Lost accounts of Indigenous veterans come to life in Nanaimo

WatchForgotten accounts of First Nations veterans in wartime are coming to life, thanks to a Nanaimo volunteer who collected their stories before they passed.

Vancouver Island University history student Rowan Harris spent Wednesday recording wartime letters into the Canadian Letters and Images Project.

She was preserving what one Second World War soldier lived and wrote home about some 80 years ago.

Harris has recorded other letters but never has she entered the same letters home from an Indigenous soldier, despite thousands having served Canada.

“That whole other side of the conversation is gone,” said Harris.

“If it’s not kept then that whole part of history is just disappeared.”

“Unfortunately we don’t have that,” said Dr. Stephen Davies of the Canadian Letters and Images Project.

“And it’s a part of the story that we’d love to be able to add.”

Indigenous soldiers were not honoured when they returned from war even if they were heroes over there, and Dr. Davies, who founded the project, said racism back home stopped many from sharing their stories.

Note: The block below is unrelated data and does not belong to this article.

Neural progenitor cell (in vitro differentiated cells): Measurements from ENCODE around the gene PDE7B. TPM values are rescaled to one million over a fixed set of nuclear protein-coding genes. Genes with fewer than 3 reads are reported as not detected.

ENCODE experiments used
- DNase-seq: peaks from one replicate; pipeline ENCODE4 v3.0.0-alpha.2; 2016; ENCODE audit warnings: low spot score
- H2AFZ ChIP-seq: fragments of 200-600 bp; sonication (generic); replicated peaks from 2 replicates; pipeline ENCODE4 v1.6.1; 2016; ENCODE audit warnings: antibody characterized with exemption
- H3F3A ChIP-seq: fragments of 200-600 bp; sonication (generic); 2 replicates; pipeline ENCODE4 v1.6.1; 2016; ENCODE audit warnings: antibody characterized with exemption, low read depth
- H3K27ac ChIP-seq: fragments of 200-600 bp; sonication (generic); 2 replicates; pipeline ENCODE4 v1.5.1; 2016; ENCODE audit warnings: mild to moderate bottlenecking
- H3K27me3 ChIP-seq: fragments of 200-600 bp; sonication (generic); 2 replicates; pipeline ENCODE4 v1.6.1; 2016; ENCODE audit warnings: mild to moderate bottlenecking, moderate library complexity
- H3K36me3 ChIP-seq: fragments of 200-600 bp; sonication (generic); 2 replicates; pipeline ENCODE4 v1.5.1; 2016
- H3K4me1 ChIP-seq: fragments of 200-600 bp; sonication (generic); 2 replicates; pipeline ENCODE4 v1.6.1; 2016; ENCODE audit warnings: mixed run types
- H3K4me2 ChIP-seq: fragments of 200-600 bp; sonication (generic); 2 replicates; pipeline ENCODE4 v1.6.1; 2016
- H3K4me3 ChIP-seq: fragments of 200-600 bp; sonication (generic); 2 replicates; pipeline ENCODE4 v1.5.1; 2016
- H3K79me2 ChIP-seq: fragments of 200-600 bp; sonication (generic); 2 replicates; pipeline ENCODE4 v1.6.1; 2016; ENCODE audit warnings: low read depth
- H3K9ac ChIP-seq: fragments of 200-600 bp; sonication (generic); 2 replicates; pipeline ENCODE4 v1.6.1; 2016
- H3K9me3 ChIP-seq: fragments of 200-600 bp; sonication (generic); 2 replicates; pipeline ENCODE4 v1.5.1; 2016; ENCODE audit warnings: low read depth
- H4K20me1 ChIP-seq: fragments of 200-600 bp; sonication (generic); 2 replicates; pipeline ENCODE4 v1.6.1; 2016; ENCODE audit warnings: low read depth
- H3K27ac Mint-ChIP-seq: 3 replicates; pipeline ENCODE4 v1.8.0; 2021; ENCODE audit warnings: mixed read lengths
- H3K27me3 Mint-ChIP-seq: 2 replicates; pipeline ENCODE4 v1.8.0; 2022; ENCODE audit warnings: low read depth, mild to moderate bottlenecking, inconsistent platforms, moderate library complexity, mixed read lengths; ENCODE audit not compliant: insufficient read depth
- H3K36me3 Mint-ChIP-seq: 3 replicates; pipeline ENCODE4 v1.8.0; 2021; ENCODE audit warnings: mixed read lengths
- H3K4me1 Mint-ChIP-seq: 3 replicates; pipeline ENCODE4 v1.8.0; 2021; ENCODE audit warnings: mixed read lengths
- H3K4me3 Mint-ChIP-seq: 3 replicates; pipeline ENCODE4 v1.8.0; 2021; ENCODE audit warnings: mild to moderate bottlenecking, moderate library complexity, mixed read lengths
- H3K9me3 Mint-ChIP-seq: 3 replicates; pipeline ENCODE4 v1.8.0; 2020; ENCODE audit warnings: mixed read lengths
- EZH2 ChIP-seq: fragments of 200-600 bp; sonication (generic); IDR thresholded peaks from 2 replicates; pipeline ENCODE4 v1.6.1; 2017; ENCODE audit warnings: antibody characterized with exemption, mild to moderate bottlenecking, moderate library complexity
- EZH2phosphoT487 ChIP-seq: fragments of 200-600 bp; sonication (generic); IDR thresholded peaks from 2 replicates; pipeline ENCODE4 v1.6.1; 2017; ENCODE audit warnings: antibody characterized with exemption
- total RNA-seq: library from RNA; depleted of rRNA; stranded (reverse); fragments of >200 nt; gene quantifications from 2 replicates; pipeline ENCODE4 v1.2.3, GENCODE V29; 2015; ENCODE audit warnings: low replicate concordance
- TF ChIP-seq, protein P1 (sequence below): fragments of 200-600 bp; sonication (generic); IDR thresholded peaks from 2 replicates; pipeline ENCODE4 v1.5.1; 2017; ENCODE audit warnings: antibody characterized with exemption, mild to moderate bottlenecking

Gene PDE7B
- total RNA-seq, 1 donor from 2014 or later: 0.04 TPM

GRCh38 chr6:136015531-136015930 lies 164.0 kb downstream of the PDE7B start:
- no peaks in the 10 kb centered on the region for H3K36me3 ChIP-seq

It makes what Geraldine Manson of the Snuneymuxw First Nation has collected all the more valuable.

“All of them are gone,” said Manson while looking at a collection of photos.

She undertook a volunteer project 20 years ago to interview Elders in her community and found out many had served in the war.

“It was overwhelming to hear the story,” said Manson, who is now an Elder herself.

Some were heroes she didn’t know until right then because they had never been formally honoured.

So she took down their stories, collected their photos and became deeply to attached to them, before every last one, passed away in recent years.

“Some actually volunteered to go over at a young age,” said Manson.

Thanks to her, something remains of their service to Canada.

“And the treasures that they left is so powerful and meaningful,” said Manson.

“They were always so humble.”

Manson plans to share what she has collected at the Nanaimo Remembrance Day services and then with the Canadian Letters and Images Project, so Nanaimo’s First Nations veterans may live on and finally receive the honour they’ve always deserved.

Skye RyanSkye Ryan

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